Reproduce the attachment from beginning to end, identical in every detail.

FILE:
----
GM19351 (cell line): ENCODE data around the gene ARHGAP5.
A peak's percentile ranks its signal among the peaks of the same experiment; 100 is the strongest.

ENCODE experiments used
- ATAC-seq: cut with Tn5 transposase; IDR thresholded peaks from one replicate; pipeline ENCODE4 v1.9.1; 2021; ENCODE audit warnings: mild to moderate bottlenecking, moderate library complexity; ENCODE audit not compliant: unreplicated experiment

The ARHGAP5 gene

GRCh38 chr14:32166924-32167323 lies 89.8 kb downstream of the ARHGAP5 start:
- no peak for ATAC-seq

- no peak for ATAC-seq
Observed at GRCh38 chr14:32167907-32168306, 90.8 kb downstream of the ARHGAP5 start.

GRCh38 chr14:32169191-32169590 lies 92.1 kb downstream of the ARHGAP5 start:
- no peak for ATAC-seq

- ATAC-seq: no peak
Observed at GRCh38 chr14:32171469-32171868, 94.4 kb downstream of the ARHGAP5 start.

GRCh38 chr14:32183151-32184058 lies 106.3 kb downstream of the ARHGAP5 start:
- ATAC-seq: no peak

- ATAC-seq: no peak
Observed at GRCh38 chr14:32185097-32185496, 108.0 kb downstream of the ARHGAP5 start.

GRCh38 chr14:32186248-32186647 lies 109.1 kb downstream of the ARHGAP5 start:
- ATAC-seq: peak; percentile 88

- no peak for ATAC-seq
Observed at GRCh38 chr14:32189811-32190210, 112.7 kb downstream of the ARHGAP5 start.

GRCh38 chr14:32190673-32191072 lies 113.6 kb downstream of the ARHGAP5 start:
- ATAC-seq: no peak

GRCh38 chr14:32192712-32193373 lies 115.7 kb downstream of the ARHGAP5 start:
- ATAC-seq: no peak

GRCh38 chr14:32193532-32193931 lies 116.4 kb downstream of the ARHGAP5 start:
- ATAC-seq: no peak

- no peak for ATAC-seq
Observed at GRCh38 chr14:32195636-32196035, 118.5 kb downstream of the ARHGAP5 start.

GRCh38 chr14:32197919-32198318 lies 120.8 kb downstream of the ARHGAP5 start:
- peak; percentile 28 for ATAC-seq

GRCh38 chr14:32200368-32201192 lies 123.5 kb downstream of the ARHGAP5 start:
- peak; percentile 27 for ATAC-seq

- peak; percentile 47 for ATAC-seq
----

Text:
GM19351 (cell line): ENCODE data around the gene ARHGAP5.
A peak's percentile ranks its signal among the peaks of the same experiment; 100 is the strongest.

ENCODE experiments used
- ATAC-seq: cut with Tn5 transposase; IDR thresholded peaks from one replicate; pipeline ENCODE4 v1.9.1; 2021; ENCODE audit warnings: mild to moderate bottlenecking, moderate library complexity; ENCODE audit not compliant: unreplicated experiment

The ARHGAP5 gene

GRCh38 chr14:32166924-32167323 lies 89.8 kb downstream of the ARHGAP5 start:
- no peak for ATAC-seq

- no peak for ATAC-seq
Observed at GRCh38 chr14:32167907-32168306, 90.8 kb downstream of the ARHGAP5 start.

GRCh38 chr14:32169191-32169590 lies 92.1 kb downstream of the ARHGAP5 start:
- no peak for ATAC-seq

- ATAC-seq: no peak
Observed at GRCh38 chr14:32171469-32171868, 94.4 kb downstream of the ARHGAP5 start.

GRCh38 chr14:32183151-32184058 lies 106.3 kb downstream of the ARHGAP5 start:
- ATAC-seq: no peak

- ATAC-seq: no peak
Observed at GRCh38 chr14:32185097-32185496, 108.0 kb downstream of the ARHGAP5 start.

GRCh38 chr14:32186248-32186647 lies 109.1 kb downstream of the ARHGAP5 start:
- ATAC-seq: peak; percentile 88

- no peak for ATAC-seq
Observed at GRCh38 chr14:32189811-32190210, 112.7 kb downstream of the ARHGAP5 start.

GRCh38 chr14:32190673-32191072 lies 113.6 kb downstream of the ARHGAP5 start:
- ATAC-seq: no peak

GRCh38 chr14:32192712-32193373 lies 115.7 kb downstream of the ARHGAP5 start:
- ATAC-seq: no peak

GRCh38 chr14:32193532-32193931 lies 116.4 kb downstream of the ARHGAP5 start:
- ATAC-seq: no peak

- no peak for ATAC-seq
Observed at GRCh38 chr14:32195636-32196035, 118.5 kb downstream of the ARHGAP5 start.

GRCh38 chr14:32197919-32198318 lies 120.8 kb downstream of the ARHGAP5 start:
- peak; percentile 28 for ATAC-seq

GRCh38 chr14:32200368-32201192 lies 123.5 kb downstream of the ARHGAP5 start:
- peak; percentile 27 for ATAC-seq

- peak; percentile 47 for ATAC-seq